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Leo Robson is the lead fiction reviewer for the New Statesman.
Coetzee’s trilogy of deadpan, present tense, fable-like fantasies, culminates in his extraordinary new novel The Death of Jesus.
Best, if inadequately, described as a biography, this book’s lack of a subtitle or introduction or any clue to intentions is telling: anything may be included or excluded.
With his phrase-making brilliance and omnivorous cultural appetite, the late Clive James taught me how to be a critic.
At the Jerusalem remains a striking example of “imaginative empathy”.
Isabel Waidner on their Goldsmiths-shortlisted novel We Are Made Of Diamond Stuff, marginalised writers, and the Isle of Wight.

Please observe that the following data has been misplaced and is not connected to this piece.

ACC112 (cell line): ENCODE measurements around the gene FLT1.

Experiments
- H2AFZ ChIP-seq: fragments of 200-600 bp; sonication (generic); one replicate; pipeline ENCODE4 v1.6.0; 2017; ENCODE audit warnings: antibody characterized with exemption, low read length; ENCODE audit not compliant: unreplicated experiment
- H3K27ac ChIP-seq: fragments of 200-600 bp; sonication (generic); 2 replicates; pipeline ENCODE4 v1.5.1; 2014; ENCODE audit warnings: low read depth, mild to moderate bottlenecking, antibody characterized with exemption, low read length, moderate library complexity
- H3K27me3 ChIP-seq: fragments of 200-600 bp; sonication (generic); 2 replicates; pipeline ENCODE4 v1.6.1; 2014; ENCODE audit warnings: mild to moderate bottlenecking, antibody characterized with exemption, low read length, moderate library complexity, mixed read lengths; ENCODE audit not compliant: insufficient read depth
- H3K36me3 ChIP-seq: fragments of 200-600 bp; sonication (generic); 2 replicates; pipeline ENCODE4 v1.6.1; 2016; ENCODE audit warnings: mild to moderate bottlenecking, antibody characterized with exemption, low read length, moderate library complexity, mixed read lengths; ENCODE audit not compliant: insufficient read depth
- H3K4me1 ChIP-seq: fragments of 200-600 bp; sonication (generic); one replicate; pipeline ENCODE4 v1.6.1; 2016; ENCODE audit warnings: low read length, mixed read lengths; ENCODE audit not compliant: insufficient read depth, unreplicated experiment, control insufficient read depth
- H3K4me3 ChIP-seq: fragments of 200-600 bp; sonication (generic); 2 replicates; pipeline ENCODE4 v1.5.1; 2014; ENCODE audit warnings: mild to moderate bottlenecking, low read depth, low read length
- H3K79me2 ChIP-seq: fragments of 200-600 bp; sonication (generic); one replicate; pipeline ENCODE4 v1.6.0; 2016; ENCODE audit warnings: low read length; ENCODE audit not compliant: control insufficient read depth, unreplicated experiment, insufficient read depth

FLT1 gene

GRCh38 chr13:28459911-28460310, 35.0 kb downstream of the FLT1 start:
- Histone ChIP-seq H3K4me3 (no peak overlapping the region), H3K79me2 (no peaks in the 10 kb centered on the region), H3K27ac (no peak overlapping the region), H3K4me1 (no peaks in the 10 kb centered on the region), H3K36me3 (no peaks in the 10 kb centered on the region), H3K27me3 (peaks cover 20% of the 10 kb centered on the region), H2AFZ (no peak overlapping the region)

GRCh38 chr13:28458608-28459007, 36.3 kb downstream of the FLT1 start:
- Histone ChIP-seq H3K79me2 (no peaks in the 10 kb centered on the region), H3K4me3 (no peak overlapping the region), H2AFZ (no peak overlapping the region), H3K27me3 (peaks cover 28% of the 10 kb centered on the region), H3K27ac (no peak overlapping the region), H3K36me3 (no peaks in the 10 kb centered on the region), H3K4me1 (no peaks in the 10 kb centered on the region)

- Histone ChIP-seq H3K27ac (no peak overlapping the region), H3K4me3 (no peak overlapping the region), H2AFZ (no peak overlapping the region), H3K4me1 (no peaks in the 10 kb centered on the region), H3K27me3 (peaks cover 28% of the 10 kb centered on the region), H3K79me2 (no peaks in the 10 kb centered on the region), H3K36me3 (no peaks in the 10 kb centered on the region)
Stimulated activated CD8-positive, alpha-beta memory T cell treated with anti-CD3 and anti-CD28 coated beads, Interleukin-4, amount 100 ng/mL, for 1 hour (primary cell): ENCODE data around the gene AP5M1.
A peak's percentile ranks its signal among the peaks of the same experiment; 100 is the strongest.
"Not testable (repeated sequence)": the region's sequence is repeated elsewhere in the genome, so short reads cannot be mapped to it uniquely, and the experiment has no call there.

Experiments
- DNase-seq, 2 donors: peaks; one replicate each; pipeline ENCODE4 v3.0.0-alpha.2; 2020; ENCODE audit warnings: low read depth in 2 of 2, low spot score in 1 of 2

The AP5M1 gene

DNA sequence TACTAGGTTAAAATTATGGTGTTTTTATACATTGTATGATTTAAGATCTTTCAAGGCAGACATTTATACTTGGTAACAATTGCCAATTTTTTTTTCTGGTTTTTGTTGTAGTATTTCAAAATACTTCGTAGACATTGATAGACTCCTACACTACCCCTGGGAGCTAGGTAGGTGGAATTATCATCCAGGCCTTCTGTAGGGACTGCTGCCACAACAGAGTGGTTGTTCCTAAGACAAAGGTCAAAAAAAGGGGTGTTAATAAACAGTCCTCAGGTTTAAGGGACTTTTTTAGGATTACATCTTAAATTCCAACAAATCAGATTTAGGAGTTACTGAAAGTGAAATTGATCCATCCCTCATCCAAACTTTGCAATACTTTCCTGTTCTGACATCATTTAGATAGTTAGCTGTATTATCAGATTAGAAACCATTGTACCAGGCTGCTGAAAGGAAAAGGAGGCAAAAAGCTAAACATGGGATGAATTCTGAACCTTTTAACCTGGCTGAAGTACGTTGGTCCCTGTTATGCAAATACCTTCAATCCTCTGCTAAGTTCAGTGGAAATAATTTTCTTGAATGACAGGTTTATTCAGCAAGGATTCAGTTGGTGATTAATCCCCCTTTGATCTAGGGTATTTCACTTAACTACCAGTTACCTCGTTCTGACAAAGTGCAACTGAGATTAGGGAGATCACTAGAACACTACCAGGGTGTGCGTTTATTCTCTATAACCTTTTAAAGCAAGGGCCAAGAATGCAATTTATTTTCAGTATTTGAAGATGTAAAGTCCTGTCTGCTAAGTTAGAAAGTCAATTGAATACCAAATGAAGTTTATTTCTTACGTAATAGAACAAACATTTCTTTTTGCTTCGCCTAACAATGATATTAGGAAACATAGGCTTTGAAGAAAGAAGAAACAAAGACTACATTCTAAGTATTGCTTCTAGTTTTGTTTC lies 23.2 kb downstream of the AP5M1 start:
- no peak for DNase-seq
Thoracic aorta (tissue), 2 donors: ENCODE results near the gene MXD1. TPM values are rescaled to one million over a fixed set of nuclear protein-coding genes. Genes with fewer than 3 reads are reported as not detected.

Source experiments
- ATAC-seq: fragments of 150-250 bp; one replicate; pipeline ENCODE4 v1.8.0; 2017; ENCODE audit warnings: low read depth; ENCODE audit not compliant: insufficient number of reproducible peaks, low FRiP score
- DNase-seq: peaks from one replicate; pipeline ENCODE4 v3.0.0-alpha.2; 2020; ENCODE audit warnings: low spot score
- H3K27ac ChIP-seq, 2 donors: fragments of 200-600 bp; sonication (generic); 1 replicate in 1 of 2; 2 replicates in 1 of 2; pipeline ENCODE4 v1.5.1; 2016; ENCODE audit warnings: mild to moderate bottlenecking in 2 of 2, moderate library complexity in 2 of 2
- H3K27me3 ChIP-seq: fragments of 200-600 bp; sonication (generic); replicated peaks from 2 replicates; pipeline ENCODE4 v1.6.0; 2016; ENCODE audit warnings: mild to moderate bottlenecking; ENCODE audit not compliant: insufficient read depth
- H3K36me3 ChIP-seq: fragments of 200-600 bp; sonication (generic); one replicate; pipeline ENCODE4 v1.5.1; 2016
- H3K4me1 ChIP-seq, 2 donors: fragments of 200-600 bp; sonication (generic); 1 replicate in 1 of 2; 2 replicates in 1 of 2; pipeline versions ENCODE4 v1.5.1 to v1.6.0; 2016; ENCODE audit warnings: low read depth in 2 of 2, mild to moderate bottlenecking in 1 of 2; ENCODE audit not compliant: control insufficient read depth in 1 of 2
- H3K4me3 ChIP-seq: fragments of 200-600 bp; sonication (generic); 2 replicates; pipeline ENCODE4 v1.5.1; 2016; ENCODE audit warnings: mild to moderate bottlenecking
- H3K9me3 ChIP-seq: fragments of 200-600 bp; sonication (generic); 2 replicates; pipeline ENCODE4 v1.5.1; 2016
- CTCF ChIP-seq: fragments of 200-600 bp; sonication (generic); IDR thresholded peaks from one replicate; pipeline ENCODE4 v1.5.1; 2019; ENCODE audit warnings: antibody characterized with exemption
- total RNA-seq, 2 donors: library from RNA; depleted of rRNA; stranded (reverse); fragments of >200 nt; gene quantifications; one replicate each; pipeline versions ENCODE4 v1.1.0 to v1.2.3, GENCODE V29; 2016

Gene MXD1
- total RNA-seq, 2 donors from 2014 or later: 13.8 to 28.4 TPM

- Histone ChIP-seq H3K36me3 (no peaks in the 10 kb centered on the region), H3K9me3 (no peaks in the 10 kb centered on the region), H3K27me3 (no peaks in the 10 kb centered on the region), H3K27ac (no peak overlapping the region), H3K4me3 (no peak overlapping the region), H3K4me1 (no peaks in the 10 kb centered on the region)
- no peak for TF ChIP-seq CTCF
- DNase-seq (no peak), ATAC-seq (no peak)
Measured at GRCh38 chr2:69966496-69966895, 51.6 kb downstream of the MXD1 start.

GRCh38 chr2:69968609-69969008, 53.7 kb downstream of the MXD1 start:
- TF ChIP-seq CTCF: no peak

In Isabel Waidner’s Goldsmiths Prize-shortlisted novel, Reebok is discussed along with Robert Rauschenberg, commas enable syntactical flow, and genders blur or disappear.
The Cockroach is billed as a modern take on Kafka’s Metamorphosis that doubles as political satire. But as you move through the book, it becomes less clear what it has to do with either Kafka or Brexit.
This is a work full of pills, porn and pseudo-nuance – almost-but-not-quite clever.
Was the most recognisable writer of her generation little more than a high-class intellectual con-artist?
Rushdie’s Booker-nominated Cervantes homage Quichotte is prone to lapses in tact and taste, and a lack of respect for the reader’s time or powers of concentration.